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Re: [ontolog-forum] Scheduling a Discussion [was: CL, CG, IKL and the re

To: "[ontolog-forum] " <ontolog-forum@xxxxxxxxxxxxxxxx>
From: Christopher Menzel <cmenzel@xxxxxxxx>
Date: Sun, 13 Jan 2008 15:28:17 -0600
Message-id: <C6CBA351-A19B-417D-A151-570881B011E9@xxxxxxxx>
On Jan 13, 2008, at 1:15 PM, Pat Hayes wrote:
> ...
> McCarthy claims that and-distribution applies to both:
> (ist c  (p & q)) iff ( (ist c p) & (ist c q) )
> but there are certainly some cases of
> time-context where this fails, eg there was one
> day last year when I was (at various times) in
> five states, but I have never been in five states
> all at once. So apparently
> (ist thatDay (Pat in Mississippi)) & (ist thatDay (Pat in Kentucky))
> but not
> (ist thatDay ((Pat in Mississippi) & (Pat in Kentucky)))    (01)

Not so clear to me that this is a counterexample to and-distribution.   
Seems to me that one _could_ do the semantics of ist vis-a-vis  
temporal contexts so that something that is true with respect to a  
given interval t has to be true with respect to all subintervals of  
t.  On such a semantics    (02)

   (ist thatDay (Pat in Mississippi)) & (ist thatDay (Pat in Kentucky))    (03)

would be false.  Granted, in ordinary language, if you travelled from  
Mississippi to Kentucky on, say, January 5, one can say both that Pat  
was in Mississippi on Jan 5 and that Pat was in Kentucky on Jan 5.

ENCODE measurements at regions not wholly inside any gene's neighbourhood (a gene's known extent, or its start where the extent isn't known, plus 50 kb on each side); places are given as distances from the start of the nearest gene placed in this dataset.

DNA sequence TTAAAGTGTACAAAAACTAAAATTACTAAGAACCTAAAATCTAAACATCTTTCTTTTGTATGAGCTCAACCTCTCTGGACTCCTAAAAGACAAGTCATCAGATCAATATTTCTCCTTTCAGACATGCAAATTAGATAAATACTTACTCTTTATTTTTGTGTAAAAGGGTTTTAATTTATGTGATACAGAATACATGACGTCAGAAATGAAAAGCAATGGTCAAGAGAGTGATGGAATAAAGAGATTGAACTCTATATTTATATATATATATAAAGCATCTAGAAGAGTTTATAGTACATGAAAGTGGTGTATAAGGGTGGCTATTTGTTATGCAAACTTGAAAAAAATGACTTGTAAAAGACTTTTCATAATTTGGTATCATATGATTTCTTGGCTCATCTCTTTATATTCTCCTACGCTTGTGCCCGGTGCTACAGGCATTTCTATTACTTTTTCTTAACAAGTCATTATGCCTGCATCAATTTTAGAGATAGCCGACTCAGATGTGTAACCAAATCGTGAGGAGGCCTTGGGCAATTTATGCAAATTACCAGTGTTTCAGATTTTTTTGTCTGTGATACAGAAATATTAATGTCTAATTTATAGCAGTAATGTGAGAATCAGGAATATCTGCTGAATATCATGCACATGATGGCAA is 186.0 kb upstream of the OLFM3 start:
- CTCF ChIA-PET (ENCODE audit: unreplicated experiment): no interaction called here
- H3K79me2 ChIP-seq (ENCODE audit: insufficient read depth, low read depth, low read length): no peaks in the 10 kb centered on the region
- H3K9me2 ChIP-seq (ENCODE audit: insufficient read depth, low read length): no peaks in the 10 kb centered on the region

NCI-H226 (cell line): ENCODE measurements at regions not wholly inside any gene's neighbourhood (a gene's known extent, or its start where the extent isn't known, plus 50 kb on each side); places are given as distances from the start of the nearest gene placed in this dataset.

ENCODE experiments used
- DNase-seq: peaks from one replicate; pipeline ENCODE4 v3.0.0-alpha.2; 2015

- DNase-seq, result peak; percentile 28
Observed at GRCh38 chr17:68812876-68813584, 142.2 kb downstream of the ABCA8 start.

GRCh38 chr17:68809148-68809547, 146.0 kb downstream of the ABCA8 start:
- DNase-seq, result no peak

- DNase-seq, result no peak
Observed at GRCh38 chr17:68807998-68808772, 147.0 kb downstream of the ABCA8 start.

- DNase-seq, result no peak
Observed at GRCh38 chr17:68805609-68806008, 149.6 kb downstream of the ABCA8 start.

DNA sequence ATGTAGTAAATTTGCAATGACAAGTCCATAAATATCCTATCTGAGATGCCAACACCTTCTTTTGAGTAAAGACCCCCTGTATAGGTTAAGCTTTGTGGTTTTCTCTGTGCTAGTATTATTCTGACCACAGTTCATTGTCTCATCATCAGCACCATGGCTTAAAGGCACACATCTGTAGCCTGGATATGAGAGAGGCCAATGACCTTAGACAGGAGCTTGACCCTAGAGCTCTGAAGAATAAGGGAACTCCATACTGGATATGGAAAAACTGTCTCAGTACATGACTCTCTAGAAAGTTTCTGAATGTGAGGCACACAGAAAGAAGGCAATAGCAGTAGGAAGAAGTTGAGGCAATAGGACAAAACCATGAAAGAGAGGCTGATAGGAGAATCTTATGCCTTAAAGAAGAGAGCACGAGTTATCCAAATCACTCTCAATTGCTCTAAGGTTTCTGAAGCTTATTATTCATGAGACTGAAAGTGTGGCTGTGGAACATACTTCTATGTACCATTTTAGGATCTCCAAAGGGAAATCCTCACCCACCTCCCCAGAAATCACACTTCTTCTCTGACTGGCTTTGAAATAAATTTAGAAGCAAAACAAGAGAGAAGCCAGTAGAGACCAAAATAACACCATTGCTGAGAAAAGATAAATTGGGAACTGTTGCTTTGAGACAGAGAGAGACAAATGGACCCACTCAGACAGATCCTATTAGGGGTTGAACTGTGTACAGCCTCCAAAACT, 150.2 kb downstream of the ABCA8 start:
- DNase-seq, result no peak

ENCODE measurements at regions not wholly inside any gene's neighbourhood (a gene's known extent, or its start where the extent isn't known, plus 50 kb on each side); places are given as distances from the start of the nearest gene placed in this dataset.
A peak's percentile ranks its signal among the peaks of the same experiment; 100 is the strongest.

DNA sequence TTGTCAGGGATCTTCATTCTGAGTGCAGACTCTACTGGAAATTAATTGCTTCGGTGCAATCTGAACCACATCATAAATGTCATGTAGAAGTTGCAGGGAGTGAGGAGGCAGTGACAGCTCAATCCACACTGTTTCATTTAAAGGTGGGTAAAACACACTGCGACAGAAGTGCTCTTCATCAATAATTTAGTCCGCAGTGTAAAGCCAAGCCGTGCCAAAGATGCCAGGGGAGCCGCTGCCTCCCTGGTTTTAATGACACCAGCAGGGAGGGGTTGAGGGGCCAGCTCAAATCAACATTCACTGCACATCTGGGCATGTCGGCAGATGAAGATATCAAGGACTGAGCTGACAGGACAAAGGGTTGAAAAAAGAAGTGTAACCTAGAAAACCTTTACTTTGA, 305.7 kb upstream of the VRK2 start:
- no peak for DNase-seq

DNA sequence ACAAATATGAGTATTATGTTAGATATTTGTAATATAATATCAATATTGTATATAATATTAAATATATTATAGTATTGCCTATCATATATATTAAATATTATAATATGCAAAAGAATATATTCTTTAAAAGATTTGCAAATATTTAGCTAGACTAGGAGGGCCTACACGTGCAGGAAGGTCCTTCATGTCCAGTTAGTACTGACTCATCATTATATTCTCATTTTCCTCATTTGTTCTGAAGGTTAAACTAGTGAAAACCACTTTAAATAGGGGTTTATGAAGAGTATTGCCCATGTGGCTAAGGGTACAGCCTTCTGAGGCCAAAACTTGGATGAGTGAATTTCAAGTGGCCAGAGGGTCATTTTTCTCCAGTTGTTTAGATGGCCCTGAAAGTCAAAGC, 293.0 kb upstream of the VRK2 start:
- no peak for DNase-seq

But one could capture this ordinary usage -- and preserve your  
intuitive data above -- by _defining_ a related notion ist* such that  
(ist* t P) just in case (ist t' P) for _some_ subinterval t' of t  
(which seems to be the semantics you are assigning to ist directly  
above).  and-distribution then rightly fails for ist*: it is  
unproblematically true that    (04)

   (ist* thatDay (Pat in Mississippi)) & (ist* thatDay (Pat in  
Kentucky))    (05)

and just as clearly false that    (06)

   (ist* thatDay ((Pat in Mississippi) & (Pat in Kentucky))),    (07)

Moreover, the reason for the failure would be analyzable in simple  
first-order terms as an instance of the general failure of    (08)

   (exists (x) (P x) & (exists (x) (Q x))    (09)

to imply    (010)

   (exists (x) ((P x) & (Q x))).    (011)

-chris    (012)

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